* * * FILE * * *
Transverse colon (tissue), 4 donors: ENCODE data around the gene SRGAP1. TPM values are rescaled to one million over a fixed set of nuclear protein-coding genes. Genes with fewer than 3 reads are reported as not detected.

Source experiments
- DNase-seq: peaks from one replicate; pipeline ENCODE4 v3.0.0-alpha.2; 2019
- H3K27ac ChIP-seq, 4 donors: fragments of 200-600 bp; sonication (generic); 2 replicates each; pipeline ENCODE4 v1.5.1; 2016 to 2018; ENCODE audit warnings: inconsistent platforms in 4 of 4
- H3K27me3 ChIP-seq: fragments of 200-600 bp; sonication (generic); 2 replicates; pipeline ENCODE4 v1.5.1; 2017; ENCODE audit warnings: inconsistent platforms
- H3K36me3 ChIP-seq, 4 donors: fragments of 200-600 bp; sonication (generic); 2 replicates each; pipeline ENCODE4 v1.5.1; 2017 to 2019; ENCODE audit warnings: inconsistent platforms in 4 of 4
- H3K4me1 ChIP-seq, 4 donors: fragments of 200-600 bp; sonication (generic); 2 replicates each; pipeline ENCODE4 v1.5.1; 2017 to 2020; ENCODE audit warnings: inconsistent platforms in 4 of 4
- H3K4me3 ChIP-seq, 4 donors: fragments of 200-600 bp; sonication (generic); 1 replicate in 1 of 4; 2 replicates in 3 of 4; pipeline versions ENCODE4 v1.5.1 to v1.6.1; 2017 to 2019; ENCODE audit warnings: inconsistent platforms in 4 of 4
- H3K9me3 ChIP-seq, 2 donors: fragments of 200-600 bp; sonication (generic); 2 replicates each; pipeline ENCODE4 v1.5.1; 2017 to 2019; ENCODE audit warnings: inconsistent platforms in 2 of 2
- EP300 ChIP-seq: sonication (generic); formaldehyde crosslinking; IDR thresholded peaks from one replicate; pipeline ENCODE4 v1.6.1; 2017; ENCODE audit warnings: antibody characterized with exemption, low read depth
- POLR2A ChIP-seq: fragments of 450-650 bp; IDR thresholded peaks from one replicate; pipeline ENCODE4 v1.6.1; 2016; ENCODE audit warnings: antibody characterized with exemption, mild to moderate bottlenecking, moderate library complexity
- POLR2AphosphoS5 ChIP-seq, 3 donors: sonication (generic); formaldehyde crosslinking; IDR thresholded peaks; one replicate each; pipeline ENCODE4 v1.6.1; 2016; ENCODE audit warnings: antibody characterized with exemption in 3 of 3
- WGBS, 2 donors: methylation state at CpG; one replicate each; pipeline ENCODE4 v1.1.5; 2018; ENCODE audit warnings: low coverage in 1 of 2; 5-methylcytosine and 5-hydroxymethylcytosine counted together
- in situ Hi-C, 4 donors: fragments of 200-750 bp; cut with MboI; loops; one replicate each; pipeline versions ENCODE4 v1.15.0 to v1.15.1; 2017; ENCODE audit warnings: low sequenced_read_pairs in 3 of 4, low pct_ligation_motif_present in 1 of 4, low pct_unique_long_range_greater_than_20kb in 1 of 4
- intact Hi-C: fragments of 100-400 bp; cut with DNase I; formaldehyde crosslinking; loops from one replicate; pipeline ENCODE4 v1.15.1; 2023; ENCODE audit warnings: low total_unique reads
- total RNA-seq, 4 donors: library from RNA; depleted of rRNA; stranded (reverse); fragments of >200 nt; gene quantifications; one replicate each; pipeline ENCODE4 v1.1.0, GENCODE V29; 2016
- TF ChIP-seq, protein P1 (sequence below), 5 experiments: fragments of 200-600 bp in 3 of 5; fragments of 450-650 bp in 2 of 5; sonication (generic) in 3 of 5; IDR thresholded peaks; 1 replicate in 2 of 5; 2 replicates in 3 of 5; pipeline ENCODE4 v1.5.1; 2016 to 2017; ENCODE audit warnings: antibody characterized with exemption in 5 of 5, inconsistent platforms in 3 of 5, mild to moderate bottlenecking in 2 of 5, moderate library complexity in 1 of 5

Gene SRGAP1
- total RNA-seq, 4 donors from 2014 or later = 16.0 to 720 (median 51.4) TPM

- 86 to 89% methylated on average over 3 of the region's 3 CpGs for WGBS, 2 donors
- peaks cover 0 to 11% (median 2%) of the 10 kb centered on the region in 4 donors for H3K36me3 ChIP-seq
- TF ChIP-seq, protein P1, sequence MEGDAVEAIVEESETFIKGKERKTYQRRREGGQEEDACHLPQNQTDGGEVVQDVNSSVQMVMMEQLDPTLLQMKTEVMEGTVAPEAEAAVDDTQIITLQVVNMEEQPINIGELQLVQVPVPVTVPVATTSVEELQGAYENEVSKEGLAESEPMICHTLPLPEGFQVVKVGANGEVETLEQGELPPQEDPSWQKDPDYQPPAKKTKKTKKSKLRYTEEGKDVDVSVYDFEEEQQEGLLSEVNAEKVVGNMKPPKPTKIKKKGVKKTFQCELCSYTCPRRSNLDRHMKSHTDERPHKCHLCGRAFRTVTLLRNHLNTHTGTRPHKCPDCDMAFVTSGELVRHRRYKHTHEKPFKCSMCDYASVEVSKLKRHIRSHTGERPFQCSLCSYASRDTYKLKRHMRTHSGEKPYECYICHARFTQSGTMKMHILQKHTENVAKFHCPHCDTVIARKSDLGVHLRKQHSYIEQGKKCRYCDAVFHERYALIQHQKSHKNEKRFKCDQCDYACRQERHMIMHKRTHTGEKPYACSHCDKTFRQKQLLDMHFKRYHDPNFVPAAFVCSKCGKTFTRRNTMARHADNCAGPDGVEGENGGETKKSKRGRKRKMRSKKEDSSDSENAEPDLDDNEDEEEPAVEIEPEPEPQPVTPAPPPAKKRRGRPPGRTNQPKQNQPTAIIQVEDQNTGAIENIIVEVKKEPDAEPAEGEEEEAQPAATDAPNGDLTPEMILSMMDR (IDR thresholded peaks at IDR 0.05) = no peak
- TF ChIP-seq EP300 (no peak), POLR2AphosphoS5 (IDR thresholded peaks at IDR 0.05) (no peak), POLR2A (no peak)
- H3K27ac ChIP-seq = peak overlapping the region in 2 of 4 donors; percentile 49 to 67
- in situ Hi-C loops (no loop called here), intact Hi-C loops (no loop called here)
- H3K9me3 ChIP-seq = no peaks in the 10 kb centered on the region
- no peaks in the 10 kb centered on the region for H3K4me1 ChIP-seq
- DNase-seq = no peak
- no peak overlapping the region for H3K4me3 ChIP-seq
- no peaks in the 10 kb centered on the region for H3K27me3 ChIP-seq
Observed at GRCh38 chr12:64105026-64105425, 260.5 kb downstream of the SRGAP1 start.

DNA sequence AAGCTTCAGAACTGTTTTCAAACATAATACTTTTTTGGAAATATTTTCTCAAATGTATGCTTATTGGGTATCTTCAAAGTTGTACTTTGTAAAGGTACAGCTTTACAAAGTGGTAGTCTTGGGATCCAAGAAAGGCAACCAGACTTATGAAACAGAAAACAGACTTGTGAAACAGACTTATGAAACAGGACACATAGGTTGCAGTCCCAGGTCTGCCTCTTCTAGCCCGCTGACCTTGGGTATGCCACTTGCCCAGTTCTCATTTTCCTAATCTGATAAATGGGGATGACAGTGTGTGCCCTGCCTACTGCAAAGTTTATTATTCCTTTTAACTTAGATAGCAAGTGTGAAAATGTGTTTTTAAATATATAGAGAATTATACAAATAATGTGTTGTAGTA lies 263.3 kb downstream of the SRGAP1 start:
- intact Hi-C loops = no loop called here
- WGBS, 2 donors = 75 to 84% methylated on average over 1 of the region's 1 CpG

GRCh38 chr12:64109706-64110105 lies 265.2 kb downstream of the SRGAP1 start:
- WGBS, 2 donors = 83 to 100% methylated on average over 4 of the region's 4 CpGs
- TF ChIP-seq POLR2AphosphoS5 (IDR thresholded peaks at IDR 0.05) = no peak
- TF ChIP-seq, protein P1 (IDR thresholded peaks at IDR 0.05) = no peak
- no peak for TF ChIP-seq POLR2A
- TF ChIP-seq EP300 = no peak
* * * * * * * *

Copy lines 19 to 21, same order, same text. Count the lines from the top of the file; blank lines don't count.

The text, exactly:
- total RNA-seq, 4 donors from 2014 or later = 16.0 to 720 (median 51.4) TPM

- 86 to 89% methylated on average over 3 of the region's 3 CpGs for WGBS, 2 donors
- peaks cover 0 to 11% (median 2%) of the 10 kb centered on the region in 4 donors for H3K36me3 ChIP-seq